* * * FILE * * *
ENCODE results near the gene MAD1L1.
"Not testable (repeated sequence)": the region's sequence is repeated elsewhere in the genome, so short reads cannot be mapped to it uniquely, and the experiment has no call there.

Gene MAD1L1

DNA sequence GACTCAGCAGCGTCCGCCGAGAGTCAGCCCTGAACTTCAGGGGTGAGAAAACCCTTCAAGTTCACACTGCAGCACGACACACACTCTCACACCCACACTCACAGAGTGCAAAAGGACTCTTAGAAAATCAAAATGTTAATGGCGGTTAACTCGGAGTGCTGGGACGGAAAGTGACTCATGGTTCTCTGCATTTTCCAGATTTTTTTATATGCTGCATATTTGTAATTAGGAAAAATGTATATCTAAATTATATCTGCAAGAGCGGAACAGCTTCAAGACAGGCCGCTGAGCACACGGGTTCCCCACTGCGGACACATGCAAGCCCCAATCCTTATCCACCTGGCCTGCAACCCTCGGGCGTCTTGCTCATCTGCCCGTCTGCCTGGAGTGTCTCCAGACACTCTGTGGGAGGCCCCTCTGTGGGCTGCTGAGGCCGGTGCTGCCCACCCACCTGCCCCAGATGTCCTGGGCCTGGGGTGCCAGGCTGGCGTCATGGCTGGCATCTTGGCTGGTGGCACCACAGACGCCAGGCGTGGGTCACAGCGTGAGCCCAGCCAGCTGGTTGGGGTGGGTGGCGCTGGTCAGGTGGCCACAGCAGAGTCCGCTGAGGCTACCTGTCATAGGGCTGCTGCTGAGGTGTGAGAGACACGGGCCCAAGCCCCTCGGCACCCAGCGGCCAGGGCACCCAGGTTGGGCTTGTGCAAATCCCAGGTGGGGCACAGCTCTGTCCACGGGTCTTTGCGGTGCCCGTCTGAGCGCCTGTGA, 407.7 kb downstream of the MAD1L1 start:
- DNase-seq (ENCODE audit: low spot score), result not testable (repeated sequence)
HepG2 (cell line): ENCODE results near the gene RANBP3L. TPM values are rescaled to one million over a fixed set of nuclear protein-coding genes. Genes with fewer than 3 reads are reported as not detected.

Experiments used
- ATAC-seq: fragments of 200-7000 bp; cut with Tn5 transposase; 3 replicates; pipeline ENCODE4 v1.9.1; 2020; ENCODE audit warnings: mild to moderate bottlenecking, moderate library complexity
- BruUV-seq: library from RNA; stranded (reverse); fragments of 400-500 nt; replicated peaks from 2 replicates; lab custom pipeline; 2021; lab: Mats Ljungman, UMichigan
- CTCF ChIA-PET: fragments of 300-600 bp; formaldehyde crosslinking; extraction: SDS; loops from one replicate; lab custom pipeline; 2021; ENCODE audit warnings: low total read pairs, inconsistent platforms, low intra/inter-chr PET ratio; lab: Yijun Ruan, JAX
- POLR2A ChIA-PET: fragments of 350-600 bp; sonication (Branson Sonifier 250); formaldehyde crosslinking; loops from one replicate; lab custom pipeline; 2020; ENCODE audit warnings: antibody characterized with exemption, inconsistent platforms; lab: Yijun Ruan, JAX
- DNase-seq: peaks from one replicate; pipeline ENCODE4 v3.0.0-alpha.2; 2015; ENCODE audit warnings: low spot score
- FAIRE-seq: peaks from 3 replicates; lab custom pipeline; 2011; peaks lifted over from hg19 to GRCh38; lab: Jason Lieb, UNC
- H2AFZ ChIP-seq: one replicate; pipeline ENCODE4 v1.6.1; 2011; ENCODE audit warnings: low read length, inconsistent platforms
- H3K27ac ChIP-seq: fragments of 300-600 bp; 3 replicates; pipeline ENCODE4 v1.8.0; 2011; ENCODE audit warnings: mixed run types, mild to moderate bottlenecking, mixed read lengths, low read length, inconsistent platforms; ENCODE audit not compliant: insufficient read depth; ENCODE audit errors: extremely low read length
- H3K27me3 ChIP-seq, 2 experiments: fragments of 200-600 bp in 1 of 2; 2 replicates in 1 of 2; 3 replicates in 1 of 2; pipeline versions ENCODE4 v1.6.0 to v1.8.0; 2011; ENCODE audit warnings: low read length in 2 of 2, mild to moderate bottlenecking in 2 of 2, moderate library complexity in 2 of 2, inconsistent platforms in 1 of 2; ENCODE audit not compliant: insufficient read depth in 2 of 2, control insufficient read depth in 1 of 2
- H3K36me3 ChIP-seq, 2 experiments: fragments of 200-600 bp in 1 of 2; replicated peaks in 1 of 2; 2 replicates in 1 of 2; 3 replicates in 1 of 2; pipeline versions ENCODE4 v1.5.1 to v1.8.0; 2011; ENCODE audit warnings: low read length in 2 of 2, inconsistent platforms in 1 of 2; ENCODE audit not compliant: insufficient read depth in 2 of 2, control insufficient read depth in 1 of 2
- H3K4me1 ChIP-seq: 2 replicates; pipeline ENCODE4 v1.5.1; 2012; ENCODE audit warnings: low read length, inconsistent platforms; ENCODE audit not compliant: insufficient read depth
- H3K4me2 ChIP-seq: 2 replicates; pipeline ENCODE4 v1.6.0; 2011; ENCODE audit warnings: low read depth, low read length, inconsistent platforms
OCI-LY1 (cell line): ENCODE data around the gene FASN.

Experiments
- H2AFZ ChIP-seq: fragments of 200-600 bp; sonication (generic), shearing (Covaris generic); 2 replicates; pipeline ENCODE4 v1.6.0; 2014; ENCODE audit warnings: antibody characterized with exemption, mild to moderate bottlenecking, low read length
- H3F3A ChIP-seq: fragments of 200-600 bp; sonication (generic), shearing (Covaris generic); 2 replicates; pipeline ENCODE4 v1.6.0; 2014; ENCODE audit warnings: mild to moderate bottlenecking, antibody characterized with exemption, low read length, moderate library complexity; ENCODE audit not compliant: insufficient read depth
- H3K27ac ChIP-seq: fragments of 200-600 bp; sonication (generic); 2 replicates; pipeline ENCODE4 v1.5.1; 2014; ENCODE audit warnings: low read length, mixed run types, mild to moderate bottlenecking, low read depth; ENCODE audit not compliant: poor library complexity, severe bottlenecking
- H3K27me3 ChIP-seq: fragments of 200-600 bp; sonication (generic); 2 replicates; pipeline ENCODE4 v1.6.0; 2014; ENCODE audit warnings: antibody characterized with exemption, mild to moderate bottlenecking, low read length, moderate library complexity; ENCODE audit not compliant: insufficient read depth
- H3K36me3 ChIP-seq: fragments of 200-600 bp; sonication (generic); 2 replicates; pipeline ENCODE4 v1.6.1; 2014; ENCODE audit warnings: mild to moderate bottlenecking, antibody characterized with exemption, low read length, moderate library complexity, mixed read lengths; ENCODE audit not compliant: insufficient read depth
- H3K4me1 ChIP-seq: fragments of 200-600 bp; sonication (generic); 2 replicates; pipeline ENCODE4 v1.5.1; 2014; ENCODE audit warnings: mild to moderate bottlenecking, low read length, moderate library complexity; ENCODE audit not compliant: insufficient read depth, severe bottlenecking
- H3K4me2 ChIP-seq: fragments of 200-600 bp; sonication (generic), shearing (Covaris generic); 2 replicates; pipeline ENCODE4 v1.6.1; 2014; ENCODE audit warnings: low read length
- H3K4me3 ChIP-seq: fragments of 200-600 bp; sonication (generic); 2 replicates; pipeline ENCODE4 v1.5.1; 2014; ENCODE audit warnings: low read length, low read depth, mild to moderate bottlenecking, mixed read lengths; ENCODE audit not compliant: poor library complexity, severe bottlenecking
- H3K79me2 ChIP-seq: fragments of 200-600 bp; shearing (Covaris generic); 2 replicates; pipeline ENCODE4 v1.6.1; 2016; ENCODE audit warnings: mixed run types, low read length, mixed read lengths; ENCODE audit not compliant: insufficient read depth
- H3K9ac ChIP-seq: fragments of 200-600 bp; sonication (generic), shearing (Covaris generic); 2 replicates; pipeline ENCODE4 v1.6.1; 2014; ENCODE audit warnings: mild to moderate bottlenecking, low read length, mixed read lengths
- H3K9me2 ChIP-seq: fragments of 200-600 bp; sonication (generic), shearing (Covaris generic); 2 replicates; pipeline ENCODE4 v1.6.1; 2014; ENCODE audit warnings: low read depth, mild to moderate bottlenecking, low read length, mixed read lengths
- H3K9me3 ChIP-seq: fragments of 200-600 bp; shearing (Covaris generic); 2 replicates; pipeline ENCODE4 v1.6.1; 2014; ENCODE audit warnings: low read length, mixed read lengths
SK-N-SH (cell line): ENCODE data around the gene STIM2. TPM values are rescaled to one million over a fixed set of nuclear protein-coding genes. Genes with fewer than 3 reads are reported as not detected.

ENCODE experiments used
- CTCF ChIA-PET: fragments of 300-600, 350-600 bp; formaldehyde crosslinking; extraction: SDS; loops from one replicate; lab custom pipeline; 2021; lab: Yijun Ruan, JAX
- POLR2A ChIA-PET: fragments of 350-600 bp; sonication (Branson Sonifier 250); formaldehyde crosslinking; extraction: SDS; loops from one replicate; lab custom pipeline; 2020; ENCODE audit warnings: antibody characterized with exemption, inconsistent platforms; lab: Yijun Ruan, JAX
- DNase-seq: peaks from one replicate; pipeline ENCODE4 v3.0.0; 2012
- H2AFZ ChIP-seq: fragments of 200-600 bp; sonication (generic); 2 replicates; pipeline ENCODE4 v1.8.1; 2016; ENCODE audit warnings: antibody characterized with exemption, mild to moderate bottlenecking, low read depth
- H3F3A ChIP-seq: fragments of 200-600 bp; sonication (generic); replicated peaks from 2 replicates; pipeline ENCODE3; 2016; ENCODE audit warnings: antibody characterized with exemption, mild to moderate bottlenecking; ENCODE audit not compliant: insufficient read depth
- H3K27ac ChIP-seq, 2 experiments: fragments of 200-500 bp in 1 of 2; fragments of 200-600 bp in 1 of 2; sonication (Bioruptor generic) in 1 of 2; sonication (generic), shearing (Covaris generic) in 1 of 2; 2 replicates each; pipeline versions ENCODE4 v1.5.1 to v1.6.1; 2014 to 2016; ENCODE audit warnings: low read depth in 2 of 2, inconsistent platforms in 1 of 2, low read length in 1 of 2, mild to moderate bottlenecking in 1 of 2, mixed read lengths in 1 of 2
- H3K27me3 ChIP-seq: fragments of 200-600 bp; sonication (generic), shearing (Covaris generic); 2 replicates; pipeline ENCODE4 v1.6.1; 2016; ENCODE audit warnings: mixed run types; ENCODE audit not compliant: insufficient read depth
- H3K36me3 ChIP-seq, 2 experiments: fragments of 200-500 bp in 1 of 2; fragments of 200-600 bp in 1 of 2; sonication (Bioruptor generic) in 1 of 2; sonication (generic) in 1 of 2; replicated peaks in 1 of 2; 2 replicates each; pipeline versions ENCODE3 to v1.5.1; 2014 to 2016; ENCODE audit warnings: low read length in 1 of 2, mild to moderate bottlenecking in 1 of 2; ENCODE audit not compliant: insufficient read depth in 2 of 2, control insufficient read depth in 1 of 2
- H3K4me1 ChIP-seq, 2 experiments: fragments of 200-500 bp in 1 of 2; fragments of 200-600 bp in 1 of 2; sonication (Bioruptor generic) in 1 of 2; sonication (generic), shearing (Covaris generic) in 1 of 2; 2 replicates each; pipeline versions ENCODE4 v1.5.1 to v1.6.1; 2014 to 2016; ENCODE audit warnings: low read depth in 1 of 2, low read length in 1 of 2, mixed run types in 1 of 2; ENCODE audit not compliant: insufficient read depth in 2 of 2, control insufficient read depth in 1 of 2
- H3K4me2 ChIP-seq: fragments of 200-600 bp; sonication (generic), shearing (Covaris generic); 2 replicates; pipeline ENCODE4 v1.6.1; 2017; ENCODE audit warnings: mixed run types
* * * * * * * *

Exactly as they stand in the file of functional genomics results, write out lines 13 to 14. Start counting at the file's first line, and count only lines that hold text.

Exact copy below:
- FAIRE-seq: peaks from 3 replicates; lab custom pipeline; 2011; peaks lifted over from hg19 to GRCh38; lab: Jason Lieb, UNC
- H2AFZ ChIP-seq: one replicate; pipeline ENCODE4 v1.6.1; 2011; ENCODE audit warnings: low read length, inconsistent platforms